"Hey, you. You're finally awake." If you play Skyrim and don’t use modifications like Alternate Start or Skyrim Unbound to skip the introduction, you’re probably familiar with those words. You can even print them on a pillow. They are the first thing you feel when you arrive, bound and imprisoned, hitched to the back of a cart that will take you and your fellow prisoners to your execution.
That scene, with the rebels telling you that you got confused with one of them when you cross the border and that the Imperials are about to cut your head off, was harder to create than you might think. Nate Purkeypile, an artist who worked on Skyrim and Fallout 3 and Fallout 4 during his time in Bethesda, explained some of the difficulties the team encountered. Twitter.
Because the whole scene is physically simulated, any change in the environment would affect the cart. Even small ones. “Maybe the road was too bumpy,” Purkeypile said. "Maybe there was just a physics error. Maybe someone accidentally put a rock too close to the road."
At one point, the chariot not only deviated from its course, but trembled violently and flew into the sky as if a giant had shaken it. "Something was saying that car just had to fuck and get off that road," Purkeypile wrote. "The thing is, it didn't happen every time. No one knew what was going on in the beginning."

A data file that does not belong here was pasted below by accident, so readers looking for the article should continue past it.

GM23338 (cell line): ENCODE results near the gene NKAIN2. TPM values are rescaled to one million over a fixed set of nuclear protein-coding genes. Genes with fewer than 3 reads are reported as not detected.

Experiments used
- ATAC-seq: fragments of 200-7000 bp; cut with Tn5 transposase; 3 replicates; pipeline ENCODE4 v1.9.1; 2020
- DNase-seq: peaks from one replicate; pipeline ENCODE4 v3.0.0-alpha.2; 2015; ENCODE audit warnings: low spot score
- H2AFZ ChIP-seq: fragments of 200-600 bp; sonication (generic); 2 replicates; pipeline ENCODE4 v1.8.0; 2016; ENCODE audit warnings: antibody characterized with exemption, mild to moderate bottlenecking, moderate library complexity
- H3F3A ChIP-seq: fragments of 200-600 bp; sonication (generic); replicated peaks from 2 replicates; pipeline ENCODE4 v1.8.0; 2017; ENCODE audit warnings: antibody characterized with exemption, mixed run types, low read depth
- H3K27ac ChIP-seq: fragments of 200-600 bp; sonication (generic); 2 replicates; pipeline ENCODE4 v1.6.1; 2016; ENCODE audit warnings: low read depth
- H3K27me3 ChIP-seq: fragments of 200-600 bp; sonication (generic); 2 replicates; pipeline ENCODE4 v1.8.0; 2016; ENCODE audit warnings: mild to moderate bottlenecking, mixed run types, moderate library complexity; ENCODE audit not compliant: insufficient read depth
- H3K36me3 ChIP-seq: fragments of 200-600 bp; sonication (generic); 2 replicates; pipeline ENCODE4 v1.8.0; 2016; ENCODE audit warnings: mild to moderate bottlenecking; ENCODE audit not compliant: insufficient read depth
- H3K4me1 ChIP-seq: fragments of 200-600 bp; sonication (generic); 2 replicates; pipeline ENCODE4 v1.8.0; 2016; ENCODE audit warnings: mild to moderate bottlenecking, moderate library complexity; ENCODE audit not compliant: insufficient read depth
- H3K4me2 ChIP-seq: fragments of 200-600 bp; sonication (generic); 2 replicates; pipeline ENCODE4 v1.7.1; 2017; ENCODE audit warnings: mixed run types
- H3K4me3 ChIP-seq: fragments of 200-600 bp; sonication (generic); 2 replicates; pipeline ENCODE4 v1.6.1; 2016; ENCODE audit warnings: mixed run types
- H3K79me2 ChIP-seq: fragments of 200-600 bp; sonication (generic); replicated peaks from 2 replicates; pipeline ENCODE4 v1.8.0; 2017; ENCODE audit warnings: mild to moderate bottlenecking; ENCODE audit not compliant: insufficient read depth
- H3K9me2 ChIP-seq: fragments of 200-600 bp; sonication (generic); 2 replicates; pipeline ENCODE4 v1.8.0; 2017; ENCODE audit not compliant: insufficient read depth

The Elder Scrolls Diaries
Eventually, they discovered a solution to a different error that was responsible for sending the car into the air. When it was discovered that the bees could not be collected [bees were a potion ingredient in Skyrim], it was fixed by modifying the type of collision assigned to them. "Only the kind of collision that was put on the bee not only let it catch. It also made it crash into things. That is, that bee was an immovable natural force if it ever passed through the path of the bee. cart. The cart wanted to move on the road. The bee didn't want to move. So get on the cart! "
He also had other ramifications, as a Skyrim level designer Joel Burgess added. At one point, bees were scheduled to track anyone with honey in their inventory. With the bee collision activated, this meant that a player could be surrounded and trapped by them. "Do you have love?" Burgess wrote. "Pull over, you're in the bee prison."
Purkeypile uses the bee saga as an example of why open world games are so hard to create. "Every time you fix one thing," he said, "maybe you'll break another. That's especially true of open world games. Still, this interaction of all systems is what ends up making them super interesting." .